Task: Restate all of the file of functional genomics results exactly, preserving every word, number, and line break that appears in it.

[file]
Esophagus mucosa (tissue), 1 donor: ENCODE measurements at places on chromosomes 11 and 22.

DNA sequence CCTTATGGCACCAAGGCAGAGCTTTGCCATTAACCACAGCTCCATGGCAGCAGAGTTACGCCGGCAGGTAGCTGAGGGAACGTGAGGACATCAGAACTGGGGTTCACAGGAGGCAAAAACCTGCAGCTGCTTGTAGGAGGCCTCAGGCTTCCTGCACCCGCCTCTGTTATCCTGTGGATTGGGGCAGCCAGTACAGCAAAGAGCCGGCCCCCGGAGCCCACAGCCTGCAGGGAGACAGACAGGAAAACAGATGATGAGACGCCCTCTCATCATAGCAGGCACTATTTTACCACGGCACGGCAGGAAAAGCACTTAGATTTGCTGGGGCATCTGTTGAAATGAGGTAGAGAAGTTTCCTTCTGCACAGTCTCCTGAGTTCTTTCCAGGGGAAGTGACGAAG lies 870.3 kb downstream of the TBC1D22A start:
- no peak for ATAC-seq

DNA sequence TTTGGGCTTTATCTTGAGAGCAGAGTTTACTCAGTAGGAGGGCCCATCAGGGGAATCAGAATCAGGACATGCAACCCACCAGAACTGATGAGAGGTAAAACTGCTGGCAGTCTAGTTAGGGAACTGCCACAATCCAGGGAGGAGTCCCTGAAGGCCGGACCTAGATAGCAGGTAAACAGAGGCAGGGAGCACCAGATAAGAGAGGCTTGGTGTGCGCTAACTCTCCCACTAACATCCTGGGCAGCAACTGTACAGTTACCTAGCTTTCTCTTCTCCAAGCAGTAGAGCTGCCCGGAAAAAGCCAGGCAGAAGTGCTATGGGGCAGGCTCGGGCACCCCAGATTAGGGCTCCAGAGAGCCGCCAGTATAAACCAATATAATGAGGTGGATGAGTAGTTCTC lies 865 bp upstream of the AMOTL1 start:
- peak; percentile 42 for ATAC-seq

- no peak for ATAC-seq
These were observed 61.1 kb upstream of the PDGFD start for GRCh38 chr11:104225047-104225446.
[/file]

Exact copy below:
Esophagus mucosa (tissue), 1 donor: ENCODE measurements at places on chromosomes 11 and 22.

DNA sequence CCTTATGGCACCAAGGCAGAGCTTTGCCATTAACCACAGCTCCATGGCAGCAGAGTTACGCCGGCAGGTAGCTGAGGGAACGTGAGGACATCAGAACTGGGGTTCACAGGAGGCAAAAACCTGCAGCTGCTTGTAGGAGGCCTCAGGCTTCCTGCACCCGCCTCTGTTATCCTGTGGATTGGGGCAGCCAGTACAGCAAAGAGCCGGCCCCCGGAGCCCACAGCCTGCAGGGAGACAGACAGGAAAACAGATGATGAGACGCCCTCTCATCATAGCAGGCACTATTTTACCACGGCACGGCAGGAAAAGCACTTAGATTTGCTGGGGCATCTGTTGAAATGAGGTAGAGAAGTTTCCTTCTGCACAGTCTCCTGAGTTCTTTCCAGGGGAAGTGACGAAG lies 870.3 kb downstream of the TBC1D22A start:
- no peak for ATAC-seq

DNA sequence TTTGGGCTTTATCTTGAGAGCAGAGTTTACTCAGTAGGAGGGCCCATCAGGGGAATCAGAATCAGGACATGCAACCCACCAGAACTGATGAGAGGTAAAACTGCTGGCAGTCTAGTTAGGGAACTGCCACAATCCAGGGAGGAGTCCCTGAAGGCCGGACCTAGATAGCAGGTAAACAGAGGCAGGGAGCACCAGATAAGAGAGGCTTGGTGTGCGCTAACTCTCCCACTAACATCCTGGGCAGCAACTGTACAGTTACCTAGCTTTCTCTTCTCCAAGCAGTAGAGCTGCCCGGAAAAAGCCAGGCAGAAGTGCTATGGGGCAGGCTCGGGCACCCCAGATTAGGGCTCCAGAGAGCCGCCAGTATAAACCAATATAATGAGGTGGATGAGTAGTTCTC lies 865 bp upstream of the AMOTL1 start:
- peak; percentile 42 for ATAC-seq

- no peak for ATAC-seq
These were observed 61.1 kb upstream of the PDGFD start for GRCh38 chr11:104225047-104225446.